Prepare for an unforgettable trip.
Ah, it’s fine.
It’s fitting that Luca is partially set in the sea, seeing as Pixar is currently in the doldrums. Onward (2020) was a bit meh, and Soul (2020) was okay on first taste but not something I’ve ever felt a pressing need to revisit (YMMV as always — don’t @ me). Those two — three including Luca — were all affected by the Covid-19 pandemic, of course, and found a home on Disney+, but the received wisdom is that they would have gotten — and deserved — theatrical exhibition under normal circumstances.
Luca, however, feels like a good fit for what used to be direct-to-video. Historically, Pixar has gone the other way; back in the late ‘90s, Toy Story 2 was gonna be a “Return of Jafar” style priced-to-own affair until Pixar realized what they had on their hands. Luca, by comparison, puts me in mind of 2015’s The Good Dinosaur (and, looking at the release slate, almost everything after): the rare (but not as much as they used to be) underwhelming Pixar offering.
So, Luca Paguro (voiced by Jacob Tremblay) is a curious 13-year-old kid with doting but distracted parents (Jim Gaffigan and Maya Rudolph) who gets an itch to find out what exists outside his cozy little community and goes off on an adventure with more rebellious kid Alberto Scorfano (Jack Dylan Grazer). Plot twist: what’s outside is the surface world because Luca and company are sea monsters living off the coast of Italy circa the late ‘50s — early ‘60s.
When they’re on dry land, sea monsters transform into humans, so Luca and Alberto inveigle themselves into the seaside village of Portorosso (“Red Port” but also a clear nod to Hayao Miyazaki’s Porco Rosso (1992), the Japanese animation legend being a clear influence here). Fun culture clashes and adventures ensue, culminating in the two teaming up with local girl Giulia Marcovaldo (Emma Berman) to win a resident triathlon against town bully Ercole Visconti (Saverio Raimondo).
There’s more to it — Alberto’s parental abandonment, Giulia’s feminist drive, the fetishization of Vespa scooters, etc., etc. — but it all feels a bit scattershot, as though various elements, conflicts, and bits of ephemera have been stapled onto a pretty standard coming of age plot. It’s a bit The Little Mermaid (1989), a bit Finding Nemo (2003) — Luca’s parents come a-looking for him in the human world — a bit Monsters Inc. (2001) — the sea monsters the villagers of Portorosso fear are actually nice — and so on. But it doesn’t feel like its own thing.
I think the intent is there. I talked about the importance of specificity in my review of In the Heights recently, and Luca director Enrico Casarosa, who gave us the delightful Pixar short subject La Luna in 2011, is on record as saying the story is deeply personal and rooted in his childhood in Genoa and his relationship with his best friend. The sequences in Portorosso certainly look wonderful, with faint nostalgic haze and lots of warm Mediterranean colors, and the character designs are in an intriguing middle ground between Ghibli and European comics. The underwater sequences don’t work as well; the sea monster culture and environment don’t really make sense even with the generous margins allowed for children’s cinema, and on a technical level fall well short of what was previously achieved in Finding Nemo and 2016’s Finding Dory. But the specifics of Casarosa’s experiences — if you need filmic touchstones, you can go straight to Italian filmmaker Federico Fellini or, even better, Giuseppe Tornatore’s Cinema Paradiso (1988) — don’t make up for the feeling we’ve been here before, and in more confident hands.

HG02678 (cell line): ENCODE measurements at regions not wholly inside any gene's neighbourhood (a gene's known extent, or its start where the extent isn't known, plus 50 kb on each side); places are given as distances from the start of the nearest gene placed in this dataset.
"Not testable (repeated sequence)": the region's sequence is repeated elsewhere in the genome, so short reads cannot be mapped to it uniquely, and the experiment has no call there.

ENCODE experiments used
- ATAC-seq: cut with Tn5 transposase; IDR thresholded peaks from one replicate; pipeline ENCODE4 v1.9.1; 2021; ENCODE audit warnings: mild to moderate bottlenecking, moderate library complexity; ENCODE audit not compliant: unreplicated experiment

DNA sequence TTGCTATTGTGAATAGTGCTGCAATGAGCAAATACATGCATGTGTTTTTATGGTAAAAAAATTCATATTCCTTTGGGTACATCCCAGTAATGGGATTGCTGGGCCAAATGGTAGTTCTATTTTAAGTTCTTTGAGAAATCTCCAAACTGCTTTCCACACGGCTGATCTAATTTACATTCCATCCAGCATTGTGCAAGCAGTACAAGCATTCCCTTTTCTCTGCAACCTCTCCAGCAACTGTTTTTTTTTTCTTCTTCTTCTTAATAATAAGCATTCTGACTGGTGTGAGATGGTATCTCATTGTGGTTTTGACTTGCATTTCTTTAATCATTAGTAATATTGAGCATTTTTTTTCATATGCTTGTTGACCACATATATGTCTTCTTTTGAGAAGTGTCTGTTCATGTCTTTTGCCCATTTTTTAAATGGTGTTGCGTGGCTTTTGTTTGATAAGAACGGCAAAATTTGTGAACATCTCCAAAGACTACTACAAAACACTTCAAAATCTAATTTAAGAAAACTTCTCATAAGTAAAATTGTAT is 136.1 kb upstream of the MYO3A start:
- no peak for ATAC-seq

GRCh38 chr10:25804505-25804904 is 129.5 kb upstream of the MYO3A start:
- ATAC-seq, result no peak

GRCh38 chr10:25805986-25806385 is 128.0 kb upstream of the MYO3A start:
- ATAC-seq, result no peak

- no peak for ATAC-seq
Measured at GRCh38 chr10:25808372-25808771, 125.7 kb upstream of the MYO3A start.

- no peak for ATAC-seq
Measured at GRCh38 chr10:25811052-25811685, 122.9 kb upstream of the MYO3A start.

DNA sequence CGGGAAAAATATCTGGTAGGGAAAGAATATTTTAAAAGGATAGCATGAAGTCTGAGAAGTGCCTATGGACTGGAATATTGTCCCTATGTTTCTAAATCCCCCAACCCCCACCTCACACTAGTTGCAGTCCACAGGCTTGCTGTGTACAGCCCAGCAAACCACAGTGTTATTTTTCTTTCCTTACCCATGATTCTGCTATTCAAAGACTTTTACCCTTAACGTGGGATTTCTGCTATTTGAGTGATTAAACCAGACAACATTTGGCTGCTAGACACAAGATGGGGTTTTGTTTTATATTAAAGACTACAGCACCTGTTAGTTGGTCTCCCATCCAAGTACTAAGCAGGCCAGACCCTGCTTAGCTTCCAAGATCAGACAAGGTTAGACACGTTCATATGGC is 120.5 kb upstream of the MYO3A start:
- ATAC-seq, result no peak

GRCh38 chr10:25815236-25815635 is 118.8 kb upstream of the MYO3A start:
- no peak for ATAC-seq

I will say there’s a queer coming of age subtext to Luca and Alberto’s relationship that is there if you want it — a few of the Twitterati have made pointed comparisons to Luca Guadagnino’s Call Me by Your Name (2017), and if you have that in mind, it’s pretty hard to ignore. There was also a darn obvious queer subtext to Raya and the Last Dragon (2021), too, which makes me wonder if Disney isn’t edging ever closer to having some overt queer representation in their animated offerings. I’d hope so, but I can already imagine the discourse around such a move, and it’s exhausting.
But back to the matter at hand, which is Luca: it’s a perfectly serviceable animated family adventure that never quite coheres into something special. The problem with a production house like Pixar is that they’ve set their own bar ridiculously high, and “fine” feels like a slap in the face when the usual adjective is “amazing.” But it’s fine to be fine, really.
3 / 5 – Good
Reviewed by Travis Johnson